The Essential Guide to Musicpreneurship in 2020
The definitive free guide to treating your music career like a business.
By David Andrew Wiebe
You’ve heard it once. You’ve heard it twice.
“If you want to do well in today’s music industry, you’ve got to treat your music like a business!”
And, I’m here to tell you that’s absolutely true. The problem is that – unless you’ve been at this for a while – you probably have no clue how to do this or where to start.
Good news – first, it’s not your fault that you don’t know, and second, if you want to learn, you’re in the right place at the right time.
The following guide covers all the essentials you need – most importantly, how to think like an entrepreneur. And, it’s packed to the rafters with additional links and resources.
So, let’s get started.
What is Music Entrepreneurship?
At Music Entrepreneur HQ, this is how we define it:
Music entrepreneurship is the act of taking a business-based approach to your music career to create faster and better results, more opportunity, more revenue streams, more impact and more freedom.
We don’t discount other ways of looking at it. But this is the foundation our resources we’re built on, beginning 2011.
So, if it doesn’t align with this definition, in our opinion, it’s not musicpreneurship!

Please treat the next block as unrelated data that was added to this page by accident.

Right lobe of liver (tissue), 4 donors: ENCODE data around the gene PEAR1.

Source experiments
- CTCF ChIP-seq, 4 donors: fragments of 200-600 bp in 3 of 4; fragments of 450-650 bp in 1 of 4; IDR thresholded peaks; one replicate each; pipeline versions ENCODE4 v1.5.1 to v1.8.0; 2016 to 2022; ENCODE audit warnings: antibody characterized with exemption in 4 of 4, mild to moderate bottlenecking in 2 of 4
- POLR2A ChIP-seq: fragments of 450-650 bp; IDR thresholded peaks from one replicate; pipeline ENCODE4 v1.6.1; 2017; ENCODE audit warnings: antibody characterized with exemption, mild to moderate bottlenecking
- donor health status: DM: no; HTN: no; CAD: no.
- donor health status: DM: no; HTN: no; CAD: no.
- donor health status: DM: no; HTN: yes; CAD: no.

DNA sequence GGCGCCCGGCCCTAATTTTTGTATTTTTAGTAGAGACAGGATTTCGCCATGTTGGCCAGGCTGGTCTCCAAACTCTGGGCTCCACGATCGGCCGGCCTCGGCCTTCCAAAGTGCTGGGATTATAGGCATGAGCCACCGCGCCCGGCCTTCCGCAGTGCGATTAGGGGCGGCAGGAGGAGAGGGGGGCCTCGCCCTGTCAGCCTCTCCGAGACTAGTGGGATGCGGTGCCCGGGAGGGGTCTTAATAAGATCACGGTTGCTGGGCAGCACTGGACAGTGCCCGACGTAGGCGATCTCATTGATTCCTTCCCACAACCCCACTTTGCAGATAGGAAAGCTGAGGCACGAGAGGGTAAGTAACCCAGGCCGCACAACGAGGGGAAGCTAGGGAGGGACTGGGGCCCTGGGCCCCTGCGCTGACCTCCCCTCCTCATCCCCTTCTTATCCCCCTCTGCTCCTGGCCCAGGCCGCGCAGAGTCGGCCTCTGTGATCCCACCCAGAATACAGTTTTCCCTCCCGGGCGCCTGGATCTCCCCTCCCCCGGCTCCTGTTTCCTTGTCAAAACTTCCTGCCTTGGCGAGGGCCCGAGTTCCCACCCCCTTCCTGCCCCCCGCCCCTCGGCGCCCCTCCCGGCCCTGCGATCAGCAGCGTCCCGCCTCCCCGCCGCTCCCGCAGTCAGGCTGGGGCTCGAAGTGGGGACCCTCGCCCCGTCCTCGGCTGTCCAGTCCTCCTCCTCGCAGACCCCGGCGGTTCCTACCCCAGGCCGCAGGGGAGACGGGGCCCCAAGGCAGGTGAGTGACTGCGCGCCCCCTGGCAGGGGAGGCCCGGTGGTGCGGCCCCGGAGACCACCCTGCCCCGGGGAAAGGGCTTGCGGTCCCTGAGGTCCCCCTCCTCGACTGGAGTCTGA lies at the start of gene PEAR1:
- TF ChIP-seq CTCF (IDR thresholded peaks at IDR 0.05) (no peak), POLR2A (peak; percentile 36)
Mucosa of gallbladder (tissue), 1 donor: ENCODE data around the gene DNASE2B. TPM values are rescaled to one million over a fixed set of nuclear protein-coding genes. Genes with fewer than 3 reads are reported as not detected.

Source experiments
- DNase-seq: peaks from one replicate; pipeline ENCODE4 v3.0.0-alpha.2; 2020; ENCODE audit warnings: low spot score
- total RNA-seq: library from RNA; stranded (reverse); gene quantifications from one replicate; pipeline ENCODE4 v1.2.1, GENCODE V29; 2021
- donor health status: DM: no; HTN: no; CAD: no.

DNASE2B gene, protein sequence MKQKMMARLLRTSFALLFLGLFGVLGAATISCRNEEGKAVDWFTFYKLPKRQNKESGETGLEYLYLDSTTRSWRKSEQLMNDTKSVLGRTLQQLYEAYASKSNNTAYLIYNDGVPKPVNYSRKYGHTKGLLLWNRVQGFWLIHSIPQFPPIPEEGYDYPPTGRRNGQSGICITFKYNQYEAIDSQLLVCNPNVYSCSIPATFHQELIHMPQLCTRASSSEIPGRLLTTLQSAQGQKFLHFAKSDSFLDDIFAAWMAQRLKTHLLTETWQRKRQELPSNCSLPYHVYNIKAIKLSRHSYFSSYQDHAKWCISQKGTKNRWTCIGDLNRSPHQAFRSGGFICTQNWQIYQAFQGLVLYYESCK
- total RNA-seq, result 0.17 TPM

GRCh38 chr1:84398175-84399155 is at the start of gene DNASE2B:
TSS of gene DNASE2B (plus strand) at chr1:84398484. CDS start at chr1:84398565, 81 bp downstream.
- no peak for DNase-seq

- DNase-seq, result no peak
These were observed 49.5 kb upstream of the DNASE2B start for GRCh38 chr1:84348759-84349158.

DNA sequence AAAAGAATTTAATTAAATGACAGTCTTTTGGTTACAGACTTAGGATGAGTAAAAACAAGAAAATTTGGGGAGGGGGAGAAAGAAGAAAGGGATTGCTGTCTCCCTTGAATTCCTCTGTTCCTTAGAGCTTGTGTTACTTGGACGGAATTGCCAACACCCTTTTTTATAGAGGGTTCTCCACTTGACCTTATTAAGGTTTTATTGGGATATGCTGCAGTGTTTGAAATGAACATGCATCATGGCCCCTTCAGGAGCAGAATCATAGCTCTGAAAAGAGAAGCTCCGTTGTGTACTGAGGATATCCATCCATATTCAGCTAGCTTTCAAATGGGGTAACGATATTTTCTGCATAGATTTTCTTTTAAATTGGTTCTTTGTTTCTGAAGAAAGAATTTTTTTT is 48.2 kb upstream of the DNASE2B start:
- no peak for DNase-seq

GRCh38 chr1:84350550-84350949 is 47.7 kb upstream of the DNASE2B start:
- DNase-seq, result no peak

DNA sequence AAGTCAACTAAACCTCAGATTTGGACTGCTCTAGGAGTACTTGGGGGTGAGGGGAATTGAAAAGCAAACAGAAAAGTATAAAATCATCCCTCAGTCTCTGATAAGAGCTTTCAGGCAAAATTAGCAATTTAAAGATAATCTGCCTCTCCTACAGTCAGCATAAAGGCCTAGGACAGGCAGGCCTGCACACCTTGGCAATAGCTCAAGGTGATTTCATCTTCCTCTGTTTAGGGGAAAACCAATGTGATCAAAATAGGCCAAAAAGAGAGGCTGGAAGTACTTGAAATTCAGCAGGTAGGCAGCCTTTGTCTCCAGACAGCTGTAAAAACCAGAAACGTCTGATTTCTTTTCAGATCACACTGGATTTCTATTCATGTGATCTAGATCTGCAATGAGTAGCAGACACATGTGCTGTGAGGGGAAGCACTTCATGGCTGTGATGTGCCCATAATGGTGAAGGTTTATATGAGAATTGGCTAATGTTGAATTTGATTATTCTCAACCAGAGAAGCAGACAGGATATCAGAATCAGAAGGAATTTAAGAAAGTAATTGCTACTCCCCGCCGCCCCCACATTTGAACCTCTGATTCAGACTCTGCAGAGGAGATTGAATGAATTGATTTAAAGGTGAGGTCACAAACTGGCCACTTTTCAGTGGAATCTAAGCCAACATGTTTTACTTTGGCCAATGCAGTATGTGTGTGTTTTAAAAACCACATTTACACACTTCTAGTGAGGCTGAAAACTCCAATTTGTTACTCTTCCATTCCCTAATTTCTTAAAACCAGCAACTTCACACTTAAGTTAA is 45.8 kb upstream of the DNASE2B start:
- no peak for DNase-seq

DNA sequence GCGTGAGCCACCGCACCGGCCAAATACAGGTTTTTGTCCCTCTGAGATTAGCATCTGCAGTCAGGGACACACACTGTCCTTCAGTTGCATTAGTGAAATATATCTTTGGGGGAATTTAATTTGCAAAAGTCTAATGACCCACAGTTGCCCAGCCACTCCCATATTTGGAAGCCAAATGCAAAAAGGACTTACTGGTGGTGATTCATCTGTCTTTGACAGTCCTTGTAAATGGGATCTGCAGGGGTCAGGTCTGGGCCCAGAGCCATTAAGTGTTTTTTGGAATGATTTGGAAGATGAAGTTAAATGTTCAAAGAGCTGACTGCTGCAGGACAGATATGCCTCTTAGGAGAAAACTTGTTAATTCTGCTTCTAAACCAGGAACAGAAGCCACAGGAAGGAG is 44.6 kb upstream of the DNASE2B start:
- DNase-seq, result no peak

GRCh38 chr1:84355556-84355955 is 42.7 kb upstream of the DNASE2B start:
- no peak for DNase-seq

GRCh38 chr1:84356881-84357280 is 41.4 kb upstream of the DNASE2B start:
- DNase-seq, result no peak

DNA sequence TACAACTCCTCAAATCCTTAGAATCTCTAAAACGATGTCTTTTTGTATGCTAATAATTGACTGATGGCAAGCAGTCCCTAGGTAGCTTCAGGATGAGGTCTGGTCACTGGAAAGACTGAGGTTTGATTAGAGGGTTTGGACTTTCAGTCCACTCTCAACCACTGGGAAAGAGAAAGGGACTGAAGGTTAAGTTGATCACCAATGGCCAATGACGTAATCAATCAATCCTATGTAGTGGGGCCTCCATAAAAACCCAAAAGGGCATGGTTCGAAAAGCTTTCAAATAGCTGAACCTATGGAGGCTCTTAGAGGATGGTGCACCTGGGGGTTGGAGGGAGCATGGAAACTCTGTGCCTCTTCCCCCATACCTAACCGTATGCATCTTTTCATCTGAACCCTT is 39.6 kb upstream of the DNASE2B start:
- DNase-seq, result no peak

1. What is a Musicpreneur?
Music + Entrepreneurship = Musicpreneur
Plainly, the term “musicpreneur” is a combination of the words “music” and “entrepreneur”.
It refers to one of three types of people:
- A music business owner.
- A musician taking a business-based approach to their career.
- A combination of the above.
Here’s a caveat:
Anybody in the second category could have a business outside of the music industry that enables them to earn an income and pursue their passion in music.
I’ve heard of a story of a man who owns a Harley-Davidson dealership. Though the dealership doesn’t earn him a dime, he can pursue his passion of motorcycles because of his corrugated cardboard business. He’s able to support his passion through a separate enterprise.
When we think of musicpreneurship in this way, it means we can have assets and business income outside of our musical pursuits to fuel our music careers. It’s not cheating!
On The New Music Industry Podcast, I had the opportunity to interview Bob Baker, notable music marketing expert. He said:
I combined my passions for music and writing, and started publishing a local music newspaper. I had no previous experience publishing. I never worked at a school paper. I never took journalism classes. I just kind of jumped into it but I learned a lot during those years. I learned how to serve an audience. That eventually evolved into columns and tips for musicians and then workshops and the work that I’ve been doing for the past two-plus decades.
There’s plenty of room for invention and innovation. It’s mostly just a matter of being willing to put yourself out there, give something a try, and see if it resonates with your audience.